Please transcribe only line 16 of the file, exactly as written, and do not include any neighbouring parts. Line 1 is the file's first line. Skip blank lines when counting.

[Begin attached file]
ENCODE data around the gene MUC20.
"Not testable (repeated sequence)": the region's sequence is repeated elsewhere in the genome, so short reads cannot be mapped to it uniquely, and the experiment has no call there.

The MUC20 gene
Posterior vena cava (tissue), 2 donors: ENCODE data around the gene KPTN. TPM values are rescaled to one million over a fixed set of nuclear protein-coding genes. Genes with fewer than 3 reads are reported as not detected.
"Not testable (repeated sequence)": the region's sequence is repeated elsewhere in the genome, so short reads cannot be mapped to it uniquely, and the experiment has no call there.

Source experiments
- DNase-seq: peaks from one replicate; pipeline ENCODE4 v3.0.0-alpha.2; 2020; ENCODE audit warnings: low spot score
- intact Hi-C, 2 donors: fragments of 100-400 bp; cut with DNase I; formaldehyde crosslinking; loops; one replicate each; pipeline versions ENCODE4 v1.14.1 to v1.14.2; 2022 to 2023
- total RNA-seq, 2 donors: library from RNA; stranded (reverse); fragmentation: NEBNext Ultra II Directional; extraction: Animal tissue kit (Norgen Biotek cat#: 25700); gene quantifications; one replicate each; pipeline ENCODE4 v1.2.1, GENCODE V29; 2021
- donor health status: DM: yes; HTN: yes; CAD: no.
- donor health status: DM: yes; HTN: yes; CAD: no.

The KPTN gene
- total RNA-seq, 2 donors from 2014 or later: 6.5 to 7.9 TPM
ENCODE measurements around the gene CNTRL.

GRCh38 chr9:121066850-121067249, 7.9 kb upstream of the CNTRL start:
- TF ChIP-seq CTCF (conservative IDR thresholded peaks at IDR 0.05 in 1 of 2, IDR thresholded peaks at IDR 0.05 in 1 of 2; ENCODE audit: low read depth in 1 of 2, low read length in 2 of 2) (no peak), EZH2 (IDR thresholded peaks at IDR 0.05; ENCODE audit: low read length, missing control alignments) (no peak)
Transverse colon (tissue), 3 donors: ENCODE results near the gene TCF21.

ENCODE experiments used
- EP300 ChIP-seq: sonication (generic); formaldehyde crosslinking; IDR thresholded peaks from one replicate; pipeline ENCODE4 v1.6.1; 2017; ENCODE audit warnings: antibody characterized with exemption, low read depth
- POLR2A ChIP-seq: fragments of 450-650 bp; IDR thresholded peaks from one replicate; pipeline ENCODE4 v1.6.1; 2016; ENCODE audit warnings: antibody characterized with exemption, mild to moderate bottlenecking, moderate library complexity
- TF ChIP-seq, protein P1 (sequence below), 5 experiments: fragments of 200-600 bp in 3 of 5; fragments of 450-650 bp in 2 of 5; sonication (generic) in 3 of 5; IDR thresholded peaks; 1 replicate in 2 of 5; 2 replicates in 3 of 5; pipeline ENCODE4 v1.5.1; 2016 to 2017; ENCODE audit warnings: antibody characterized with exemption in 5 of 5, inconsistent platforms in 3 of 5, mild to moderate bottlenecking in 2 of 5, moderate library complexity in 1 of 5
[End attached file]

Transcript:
- TF ChIP-seq CTCF (conservative IDR thresholded peaks at IDR 0.05 in 1 of 2, IDR thresholded peaks at IDR 0.05 in 1 of 2; ENCODE audit: low read depth in 1 of 2, low read length in 2 of 2) (no peak), EZH2 (IDR thresholded peaks at IDR 0.05; ENCODE audit: low read length, missing control alignments) (no peak)